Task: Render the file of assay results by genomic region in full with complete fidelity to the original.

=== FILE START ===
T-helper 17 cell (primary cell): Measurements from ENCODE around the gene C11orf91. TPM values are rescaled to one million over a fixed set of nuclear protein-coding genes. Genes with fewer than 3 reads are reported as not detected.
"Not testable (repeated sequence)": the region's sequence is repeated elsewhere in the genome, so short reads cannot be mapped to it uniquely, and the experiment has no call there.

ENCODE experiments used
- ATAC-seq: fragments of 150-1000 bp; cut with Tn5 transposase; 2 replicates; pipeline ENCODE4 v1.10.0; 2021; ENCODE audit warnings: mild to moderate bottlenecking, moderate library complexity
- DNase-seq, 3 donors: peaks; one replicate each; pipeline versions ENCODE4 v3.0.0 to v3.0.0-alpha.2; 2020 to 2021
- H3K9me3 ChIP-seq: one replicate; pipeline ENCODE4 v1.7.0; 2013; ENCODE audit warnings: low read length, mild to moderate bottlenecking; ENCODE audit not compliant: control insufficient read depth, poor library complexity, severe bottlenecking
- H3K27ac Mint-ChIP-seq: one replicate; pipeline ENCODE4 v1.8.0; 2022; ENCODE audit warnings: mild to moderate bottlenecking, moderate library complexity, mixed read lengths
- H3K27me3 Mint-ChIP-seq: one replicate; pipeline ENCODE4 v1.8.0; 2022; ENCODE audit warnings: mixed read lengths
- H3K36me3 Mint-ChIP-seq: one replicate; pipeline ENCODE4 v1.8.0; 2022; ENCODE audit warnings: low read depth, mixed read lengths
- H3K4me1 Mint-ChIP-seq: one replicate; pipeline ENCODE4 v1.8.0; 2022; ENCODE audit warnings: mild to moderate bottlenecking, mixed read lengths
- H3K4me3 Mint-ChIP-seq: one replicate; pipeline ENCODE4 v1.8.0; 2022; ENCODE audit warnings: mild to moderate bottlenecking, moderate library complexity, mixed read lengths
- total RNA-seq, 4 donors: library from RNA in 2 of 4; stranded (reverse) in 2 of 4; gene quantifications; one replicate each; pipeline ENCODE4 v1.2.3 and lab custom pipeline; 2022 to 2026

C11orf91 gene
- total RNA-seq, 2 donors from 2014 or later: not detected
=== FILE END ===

T-helper 17 cell (primary cell): Measurements from ENCODE around the gene C11orf91. TPM values are rescaled to one million over a fixed set of nuclear protein-coding genes. Genes with fewer than 3 reads are reported as not detected.
"Not testable (repeated sequence)": the region's sequence is repeated elsewhere in the genome, so short reads cannot be mapped to it uniquely, and the experiment has no call there.

ENCODE experiments used
- ATAC-seq: fragments of 150-1000 bp; cut with Tn5 transposase; 2 replicates; pipeline ENCODE4 v1.10.0; 2021; ENCODE audit warnings: mild to moderate bottlenecking, moderate library complexity
- DNase-seq, 3 donors: peaks; one replicate each; pipeline versions ENCODE4 v3.0.0 to v3.0.0-alpha.2; 2020 to 2021
- H3K9me3 ChIP-seq: one replicate; pipeline ENCODE4 v1.7.0; 2013; ENCODE audit warnings: low read length, mild to moderate bottlenecking; ENCODE audit not compliant: control insufficient read depth, poor library complexity, severe bottlenecking
- H3K27ac Mint-ChIP-seq: one replicate; pipeline ENCODE4 v1.8.0; 2022; ENCODE audit warnings: mild to moderate bottlenecking, moderate library complexity, mixed read lengths
- H3K27me3 Mint-ChIP-seq: one replicate; pipeline ENCODE4 v1.8.0; 2022; ENCODE audit warnings: mixed read lengths
- H3K36me3 Mint-ChIP-seq: one replicate; pipeline ENCODE4 v1.8.0; 2022; ENCODE audit warnings: low read depth, mixed read lengths
- H3K4me1 Mint-ChIP-seq: one replicate; pipeline ENCODE4 v1.8.0; 2022; ENCODE audit warnings: mild to moderate bottlenecking, mixed read lengths
- H3K4me3 Mint-ChIP-seq: one replicate; pipeline ENCODE4 v1.8.0; 2022; ENCODE audit warnings: mild to moderate bottlenecking, moderate library complexity, mixed read lengths
- total RNA-seq, 4 donors: library from RNA in 2 of 4; stranded (reverse) in 2 of 4; gene quantifications; one replicate each; pipeline ENCODE4 v1.2.3 and lab custom pipeline; 2022 to 2026

C11orf91 gene
- total RNA-seq, 2 donors from 2014 or later: not detected